There may be some response bias here — that’s when people say what they think the researcher wants to hear instead of the truth — but, if the data are good, it reveals why marketers have to try so damn hard every season to convince us that the gifts, decorations, and food are what make the holiday special. What would happen to spending if we all decided to do Christmas the way we wanted instead of the way it is in toy and jewelry commercials? There are lots of monied forces that don’t want us to find out.
All images from a Google search for “Christmas marketing.”Lisa Wade is a professor of sociology at Occidental College and the co-author of Gender: Ideas, Interactions, Institutions. You can follow her on Twitter and Facebook.
Princeton sociology professor Viviana Zelizer wrote a wonderful succinct editorial for the New York Times about the idea of giving money as a gift. Money, she explains, is used in the most impersonal of transactions (even antagonistic ones, as someone who recently paid a parking ticket recalls), so giving money to loved ones can be seen as crass, tasteless, or thoughtless.
Zelizer explains that cultural elites have been worrying about this since the early 1900s. The solution: “camouflage money inside a traditional gift.” Offering some examples, Zelizer writes:
In the December 1909 Ladies’ Home Journal, for instance, the writer Lou Eleanor Colby said she had found a way to “disguise the money so that it would not seem just like a commercial transaction.” She explained how she had incorporated $10 for her mother into artwork. She inserted dollar bills into two posters; one showed five sad bills not knowing where to go, and the other depicted the happy ending: “five little dollars speeding joyfully” toward her mother’s purse.
Housewives hid gold coins in cookies and boxes of candies; dollar bills could decorate belt-buckles or picture frames. Women boasted when the recipient failed to realize that the actual present was money. Men also disguised the money they gave to their wives as gifts, to distinguish it from their allowances. If you give her a check, The Ladies’ Home Journal advised, “put it in an embroidered purse, or a leather sewing basket or a jewel box which will be a little gift in itself.” The better the disguise, the more successful the gift.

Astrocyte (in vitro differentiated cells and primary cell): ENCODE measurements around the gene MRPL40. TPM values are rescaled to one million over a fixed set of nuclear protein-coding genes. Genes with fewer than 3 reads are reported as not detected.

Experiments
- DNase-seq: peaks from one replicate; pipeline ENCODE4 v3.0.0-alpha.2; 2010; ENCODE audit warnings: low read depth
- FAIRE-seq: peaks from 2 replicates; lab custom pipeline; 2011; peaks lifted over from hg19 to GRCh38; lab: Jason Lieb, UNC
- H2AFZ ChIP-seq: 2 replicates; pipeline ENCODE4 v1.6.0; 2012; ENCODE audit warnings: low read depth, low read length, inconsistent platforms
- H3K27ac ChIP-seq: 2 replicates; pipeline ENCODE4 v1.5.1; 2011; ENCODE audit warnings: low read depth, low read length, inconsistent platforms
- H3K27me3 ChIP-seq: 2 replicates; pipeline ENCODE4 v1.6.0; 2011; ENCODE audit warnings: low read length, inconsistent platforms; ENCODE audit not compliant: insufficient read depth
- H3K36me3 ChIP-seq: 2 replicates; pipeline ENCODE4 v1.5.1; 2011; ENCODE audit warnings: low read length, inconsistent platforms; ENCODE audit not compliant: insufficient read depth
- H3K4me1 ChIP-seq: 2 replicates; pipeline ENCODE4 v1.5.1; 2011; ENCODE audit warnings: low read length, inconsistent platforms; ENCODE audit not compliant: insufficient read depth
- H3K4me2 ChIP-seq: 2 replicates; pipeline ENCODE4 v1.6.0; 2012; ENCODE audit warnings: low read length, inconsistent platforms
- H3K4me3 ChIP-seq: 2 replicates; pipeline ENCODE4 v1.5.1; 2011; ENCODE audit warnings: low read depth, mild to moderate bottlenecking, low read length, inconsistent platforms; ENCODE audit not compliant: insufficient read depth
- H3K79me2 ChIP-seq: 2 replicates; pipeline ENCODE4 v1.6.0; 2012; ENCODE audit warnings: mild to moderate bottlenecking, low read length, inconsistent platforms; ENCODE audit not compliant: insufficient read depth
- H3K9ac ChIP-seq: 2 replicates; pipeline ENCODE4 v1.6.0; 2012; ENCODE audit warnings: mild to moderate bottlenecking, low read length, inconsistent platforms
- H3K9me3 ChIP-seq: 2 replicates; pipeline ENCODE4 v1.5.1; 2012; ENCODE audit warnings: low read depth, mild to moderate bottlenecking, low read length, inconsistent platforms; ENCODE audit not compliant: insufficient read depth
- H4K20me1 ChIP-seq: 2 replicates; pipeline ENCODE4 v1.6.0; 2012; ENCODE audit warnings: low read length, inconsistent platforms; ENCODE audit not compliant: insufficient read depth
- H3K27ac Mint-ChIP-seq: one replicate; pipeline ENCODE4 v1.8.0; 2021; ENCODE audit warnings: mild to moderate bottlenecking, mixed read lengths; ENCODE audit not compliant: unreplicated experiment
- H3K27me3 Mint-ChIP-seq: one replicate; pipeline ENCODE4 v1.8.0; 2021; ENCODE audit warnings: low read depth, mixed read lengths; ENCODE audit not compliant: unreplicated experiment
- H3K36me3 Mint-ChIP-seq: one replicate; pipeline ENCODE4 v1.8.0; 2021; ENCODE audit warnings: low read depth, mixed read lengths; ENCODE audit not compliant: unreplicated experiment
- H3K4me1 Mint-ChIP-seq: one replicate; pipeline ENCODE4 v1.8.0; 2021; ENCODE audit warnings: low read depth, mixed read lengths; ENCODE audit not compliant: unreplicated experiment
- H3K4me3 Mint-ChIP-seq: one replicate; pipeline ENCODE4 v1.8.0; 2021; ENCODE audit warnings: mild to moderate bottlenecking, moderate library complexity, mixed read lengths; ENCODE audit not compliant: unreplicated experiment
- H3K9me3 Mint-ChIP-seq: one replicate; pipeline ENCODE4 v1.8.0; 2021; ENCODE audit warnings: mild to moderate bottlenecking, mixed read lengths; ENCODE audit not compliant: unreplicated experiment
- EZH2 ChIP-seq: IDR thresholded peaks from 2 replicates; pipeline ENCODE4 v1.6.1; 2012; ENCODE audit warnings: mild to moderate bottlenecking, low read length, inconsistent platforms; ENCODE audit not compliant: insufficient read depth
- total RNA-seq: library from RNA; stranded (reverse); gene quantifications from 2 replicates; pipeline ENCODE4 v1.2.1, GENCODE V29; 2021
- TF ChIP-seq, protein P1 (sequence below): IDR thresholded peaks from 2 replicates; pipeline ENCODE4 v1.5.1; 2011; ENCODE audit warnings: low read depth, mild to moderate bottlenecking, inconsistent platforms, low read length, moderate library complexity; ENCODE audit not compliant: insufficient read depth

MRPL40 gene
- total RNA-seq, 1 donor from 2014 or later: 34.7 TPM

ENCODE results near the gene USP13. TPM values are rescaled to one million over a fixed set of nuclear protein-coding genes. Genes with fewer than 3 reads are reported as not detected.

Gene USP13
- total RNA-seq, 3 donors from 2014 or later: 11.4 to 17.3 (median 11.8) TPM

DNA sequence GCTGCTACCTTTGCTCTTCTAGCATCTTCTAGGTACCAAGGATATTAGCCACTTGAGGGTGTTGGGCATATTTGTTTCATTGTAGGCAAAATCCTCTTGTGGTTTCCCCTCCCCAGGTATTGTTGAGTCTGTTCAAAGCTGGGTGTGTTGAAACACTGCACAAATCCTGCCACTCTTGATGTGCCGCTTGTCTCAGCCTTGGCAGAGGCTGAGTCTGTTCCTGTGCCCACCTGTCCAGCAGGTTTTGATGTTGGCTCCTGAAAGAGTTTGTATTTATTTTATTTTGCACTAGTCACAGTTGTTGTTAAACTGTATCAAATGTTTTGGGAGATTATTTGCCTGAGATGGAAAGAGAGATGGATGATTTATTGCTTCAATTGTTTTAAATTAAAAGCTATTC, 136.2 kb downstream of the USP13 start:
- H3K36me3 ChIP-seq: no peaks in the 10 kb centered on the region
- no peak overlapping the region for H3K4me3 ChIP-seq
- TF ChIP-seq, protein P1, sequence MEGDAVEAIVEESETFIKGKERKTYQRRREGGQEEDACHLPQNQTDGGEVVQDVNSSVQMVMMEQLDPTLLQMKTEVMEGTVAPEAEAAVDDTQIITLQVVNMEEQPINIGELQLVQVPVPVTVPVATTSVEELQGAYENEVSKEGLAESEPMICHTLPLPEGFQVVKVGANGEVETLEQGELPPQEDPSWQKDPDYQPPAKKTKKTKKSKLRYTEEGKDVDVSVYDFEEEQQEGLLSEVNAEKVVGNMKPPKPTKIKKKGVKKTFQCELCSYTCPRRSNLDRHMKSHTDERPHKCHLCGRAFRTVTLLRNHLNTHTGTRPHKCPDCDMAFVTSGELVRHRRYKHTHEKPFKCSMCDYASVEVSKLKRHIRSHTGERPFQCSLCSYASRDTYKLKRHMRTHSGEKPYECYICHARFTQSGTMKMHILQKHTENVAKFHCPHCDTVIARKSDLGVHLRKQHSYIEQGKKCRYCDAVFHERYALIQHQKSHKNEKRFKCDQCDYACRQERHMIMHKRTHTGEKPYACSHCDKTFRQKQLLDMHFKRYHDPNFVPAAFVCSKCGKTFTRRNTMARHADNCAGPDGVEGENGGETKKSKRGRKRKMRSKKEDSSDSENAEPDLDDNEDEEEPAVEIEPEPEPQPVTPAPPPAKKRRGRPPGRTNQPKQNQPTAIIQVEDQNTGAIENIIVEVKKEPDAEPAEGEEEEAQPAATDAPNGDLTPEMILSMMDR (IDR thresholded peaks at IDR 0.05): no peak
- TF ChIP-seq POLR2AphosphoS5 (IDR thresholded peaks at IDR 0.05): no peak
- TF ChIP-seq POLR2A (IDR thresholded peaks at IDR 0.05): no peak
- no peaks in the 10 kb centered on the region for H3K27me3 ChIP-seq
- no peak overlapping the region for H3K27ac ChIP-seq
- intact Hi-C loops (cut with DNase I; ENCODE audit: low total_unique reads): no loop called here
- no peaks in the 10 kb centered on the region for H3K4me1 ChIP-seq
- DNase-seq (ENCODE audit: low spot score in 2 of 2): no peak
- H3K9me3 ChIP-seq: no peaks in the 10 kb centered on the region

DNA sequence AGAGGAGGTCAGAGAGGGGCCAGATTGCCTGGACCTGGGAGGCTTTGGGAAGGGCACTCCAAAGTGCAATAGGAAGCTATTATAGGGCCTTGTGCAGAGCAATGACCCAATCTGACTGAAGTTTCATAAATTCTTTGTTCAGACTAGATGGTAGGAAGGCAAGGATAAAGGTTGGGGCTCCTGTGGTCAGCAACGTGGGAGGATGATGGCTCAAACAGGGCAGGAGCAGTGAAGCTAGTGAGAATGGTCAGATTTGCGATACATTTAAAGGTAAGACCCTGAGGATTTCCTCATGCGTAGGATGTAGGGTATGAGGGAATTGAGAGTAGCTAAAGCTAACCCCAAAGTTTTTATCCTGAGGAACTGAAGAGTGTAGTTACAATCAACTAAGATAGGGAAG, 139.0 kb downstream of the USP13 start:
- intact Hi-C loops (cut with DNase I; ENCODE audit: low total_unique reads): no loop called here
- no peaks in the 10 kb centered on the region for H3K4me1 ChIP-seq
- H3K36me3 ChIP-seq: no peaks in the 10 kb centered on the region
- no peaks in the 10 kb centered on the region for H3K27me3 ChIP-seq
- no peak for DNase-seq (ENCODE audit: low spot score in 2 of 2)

Today these tokens are probably familiar to many of you. One site suggests making the money into a gift basket:
Another suggests that you give the gift of (money) origami:
Soon, Zelizer explains, companies figured out how to cash in on this cashing out, inventing the idea of decorated money orders and telegrams:
…in 1910, American Express began advertising money orders as an “acceptable Christmas gift.” Western Union improved on the idea by creating distinctive telegrams for sending money for special occasions, while greeting card companies started selling decorative money holders for birthdays and holidays.
Thus the “money holder” card was born:
And what do you think these really are?
While it may seem obvious to many of us now that gift certificates and money holders exist, Zelizer shows that these objects have a cultural history, devised to solve a particular problem that emerged with the spread of a wage-based economy.
Via Kieran at OrgTheory. Originally posted in 2010.Lisa Wade is a professor of sociology at Occidental College and the co-author of Gender: Ideas, Interactions, Institutions. You can follow her on Twitter and Facebook.
‘Tis the season to remind us that men and women are different and one of women’s jobs is to pander to a hypothetical heterosexual male gaze. The University of Akron’s Will LeSuer photographed the Christmas-themed costumes for sale at a local store, noting the not-so-implicit gendered expectations.
Surprise, the main theme of the women’s costumes was cute and flirty:
The men’s themes are, let’s see, comfortable and… superhero?
Here’s a fun compare-and-contrast for maximum icky feeling. The sexualization of girls and the infantilization of women, in one holiday-themed shot (“child” costume on left, “adult” on right):Lisa Wade is a professor of sociology at Occidental College and the co-author of Gender: Ideas, Interactions, Institutions. You can follow her on Twitter and Facebook.